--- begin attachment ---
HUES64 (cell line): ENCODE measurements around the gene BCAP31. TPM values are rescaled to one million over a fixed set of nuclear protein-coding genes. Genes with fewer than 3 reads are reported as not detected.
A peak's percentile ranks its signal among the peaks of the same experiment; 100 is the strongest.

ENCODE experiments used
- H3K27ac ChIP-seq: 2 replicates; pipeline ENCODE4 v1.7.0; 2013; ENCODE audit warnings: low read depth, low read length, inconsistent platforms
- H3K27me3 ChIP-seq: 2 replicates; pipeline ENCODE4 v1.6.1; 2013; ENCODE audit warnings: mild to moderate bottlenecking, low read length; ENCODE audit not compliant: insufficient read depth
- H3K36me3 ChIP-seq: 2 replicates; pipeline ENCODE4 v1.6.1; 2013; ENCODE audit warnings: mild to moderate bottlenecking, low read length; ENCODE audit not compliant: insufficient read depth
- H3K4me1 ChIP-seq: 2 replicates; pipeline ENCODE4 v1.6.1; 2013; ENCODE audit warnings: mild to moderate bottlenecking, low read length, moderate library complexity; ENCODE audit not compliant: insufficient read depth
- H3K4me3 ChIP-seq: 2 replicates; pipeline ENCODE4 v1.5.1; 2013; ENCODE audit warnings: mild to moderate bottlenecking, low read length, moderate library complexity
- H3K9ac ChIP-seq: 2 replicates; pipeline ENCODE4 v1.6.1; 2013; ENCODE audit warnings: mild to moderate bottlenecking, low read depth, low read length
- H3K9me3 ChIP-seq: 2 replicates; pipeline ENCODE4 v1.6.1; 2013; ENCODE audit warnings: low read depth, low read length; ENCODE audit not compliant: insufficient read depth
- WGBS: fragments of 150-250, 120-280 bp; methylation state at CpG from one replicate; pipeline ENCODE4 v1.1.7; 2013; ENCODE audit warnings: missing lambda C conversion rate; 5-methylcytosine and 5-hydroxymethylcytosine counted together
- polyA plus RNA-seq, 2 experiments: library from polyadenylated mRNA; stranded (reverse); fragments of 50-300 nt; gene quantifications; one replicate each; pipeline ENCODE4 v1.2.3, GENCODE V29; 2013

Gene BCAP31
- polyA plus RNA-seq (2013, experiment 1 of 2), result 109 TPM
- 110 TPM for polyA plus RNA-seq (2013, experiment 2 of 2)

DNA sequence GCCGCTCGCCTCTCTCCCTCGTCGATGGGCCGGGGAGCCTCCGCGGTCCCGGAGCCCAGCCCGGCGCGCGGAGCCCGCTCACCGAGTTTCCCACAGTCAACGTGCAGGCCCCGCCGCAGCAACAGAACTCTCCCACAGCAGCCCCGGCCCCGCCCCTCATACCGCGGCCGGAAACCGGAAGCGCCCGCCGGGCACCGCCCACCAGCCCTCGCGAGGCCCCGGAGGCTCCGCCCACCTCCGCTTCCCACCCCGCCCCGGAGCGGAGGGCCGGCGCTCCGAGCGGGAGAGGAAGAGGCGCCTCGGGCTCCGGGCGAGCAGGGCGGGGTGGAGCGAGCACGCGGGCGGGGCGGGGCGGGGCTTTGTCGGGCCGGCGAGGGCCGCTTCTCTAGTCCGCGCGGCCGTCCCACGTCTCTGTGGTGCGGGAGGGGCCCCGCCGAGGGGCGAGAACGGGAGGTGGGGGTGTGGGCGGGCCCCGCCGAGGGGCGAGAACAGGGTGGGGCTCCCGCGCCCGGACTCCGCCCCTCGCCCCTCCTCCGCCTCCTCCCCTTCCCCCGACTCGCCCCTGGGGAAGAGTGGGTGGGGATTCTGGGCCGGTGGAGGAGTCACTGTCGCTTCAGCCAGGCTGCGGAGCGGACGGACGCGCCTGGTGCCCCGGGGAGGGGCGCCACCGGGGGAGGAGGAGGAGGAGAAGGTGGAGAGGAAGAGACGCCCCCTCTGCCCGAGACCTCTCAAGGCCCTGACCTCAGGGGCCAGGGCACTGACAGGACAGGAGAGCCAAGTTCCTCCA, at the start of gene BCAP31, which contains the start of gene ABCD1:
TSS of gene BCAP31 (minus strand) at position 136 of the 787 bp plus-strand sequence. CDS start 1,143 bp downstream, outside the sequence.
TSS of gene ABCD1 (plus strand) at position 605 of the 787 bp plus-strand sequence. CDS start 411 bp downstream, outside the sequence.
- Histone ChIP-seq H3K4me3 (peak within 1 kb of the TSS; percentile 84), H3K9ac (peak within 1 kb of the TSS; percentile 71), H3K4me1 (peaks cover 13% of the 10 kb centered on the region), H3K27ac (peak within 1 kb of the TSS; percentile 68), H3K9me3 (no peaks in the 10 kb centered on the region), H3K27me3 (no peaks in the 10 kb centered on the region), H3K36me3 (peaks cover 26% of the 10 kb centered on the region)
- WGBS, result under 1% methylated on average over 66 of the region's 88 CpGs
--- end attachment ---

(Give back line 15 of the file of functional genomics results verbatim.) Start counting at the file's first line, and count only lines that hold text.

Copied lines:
- 110 TPM for polyA plus RNA-seq (2013, experiment 2 of 2)